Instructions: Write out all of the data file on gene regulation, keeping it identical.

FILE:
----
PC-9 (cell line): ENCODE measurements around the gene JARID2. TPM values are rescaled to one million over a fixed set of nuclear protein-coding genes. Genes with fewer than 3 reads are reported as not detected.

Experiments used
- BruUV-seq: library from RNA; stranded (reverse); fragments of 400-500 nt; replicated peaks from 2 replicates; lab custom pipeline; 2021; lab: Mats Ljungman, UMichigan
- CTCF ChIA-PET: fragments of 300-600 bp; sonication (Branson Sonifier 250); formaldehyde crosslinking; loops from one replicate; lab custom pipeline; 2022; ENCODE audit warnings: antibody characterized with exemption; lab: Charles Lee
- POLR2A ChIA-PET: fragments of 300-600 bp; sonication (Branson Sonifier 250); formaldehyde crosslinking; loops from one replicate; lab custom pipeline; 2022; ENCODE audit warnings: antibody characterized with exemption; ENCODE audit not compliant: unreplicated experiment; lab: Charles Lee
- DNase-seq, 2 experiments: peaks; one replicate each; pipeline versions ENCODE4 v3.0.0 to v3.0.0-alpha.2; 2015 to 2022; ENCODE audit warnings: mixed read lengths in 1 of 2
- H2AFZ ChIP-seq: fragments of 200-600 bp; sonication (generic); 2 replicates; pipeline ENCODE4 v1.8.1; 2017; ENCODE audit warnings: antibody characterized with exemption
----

PC-9 (cell line): ENCODE measurements around the gene JARID2. TPM values are rescaled to one million over a fixed set of nuclear protein-coding genes. Genes with fewer than 3 reads are reported as not detected.

Experiments used
- BruUV-seq: library from RNA; stranded (reverse); fragments of 400-500 nt; replicated peaks from 2 replicates; lab custom pipeline; 2021; lab: Mats Ljungman, UMichigan
- CTCF ChIA-PET: fragments of 300-600 bp; sonication (Branson Sonifier 250); formaldehyde crosslinking; loops from one replicate; lab custom pipeline; 2022; ENCODE audit warnings: antibody characterized with exemption; lab: Charles Lee
- POLR2A ChIA-PET: fragments of 300-600 bp; sonication (Branson Sonifier 250); formaldehyde crosslinking; loops from one replicate; lab custom pipeline; 2022; ENCODE audit warnings: antibody characterized with exemption; ENCODE audit not compliant: unreplicated experiment; lab: Charles Lee
- DNase-seq, 2 experiments: peaks; one replicate each; pipeline versions ENCODE4 v3.0.0 to v3.0.0-alpha.2; 2015 to 2022; ENCODE audit warnings: mixed read lengths in 1 of 2
- H2AFZ ChIP-seq: fragments of 200-600 bp; sonication (generic); 2 replicates; pipeline ENCODE4 v1.8.1; 2017; ENCODE audit warnings: antibody characterized with exemption